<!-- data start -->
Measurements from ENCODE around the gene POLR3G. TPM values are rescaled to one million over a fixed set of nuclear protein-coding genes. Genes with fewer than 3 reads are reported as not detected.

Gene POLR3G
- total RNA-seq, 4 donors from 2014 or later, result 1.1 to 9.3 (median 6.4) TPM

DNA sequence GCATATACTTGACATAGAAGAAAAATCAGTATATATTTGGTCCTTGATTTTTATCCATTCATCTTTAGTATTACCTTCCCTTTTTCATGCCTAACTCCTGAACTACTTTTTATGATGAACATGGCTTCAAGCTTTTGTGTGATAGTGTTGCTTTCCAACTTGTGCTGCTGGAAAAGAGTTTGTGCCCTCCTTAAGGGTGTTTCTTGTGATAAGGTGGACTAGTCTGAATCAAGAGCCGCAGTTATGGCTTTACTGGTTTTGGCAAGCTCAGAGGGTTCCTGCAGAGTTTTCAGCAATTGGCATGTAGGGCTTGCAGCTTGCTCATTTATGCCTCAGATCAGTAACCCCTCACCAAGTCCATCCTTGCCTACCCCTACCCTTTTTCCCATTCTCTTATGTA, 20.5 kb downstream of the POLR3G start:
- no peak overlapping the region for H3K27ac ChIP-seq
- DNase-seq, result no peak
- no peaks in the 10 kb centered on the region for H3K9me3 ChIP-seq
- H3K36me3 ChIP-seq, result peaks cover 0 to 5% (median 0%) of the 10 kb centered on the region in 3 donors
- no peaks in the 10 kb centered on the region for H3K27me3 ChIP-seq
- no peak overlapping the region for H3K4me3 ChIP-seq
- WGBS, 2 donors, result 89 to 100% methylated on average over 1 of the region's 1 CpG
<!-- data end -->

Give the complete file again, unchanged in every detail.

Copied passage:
Measurements from ENCODE around the gene POLR3G. TPM values are rescaled to one million over a fixed set of nuclear protein-coding genes. Genes with fewer than 3 reads are reported as not detected.

Gene POLR3G
- total RNA-seq, 4 donors from 2014 or later, result 1.1 to 9.3 (median 6.4) TPM

DNA sequence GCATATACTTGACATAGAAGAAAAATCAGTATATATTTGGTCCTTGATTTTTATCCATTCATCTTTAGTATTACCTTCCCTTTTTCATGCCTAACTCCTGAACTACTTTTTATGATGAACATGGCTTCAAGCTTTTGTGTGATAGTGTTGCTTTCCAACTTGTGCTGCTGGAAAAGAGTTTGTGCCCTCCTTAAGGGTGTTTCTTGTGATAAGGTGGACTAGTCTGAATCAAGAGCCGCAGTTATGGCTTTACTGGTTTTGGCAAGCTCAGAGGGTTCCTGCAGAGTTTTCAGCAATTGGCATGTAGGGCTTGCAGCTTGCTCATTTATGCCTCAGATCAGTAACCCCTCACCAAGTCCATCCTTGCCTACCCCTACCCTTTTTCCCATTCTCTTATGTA, 20.5 kb downstream of the POLR3G start:
- no peak overlapping the region for H3K27ac ChIP-seq
- DNase-seq, result no peak
- no peaks in the 10 kb centered on the region for H3K9me3 ChIP-seq
- H3K36me3 ChIP-seq, result peaks cover 0 to 5% (median 0%) of the 10 kb centered on the region in 3 donors
- no peaks in the 10 kb centered on the region for H3K27me3 ChIP-seq
- no peak overlapping the region for H3K4me3 ChIP-seq
- WGBS, 2 donors, result 89 to 100% methylated on average over 1 of the region's 1 CpG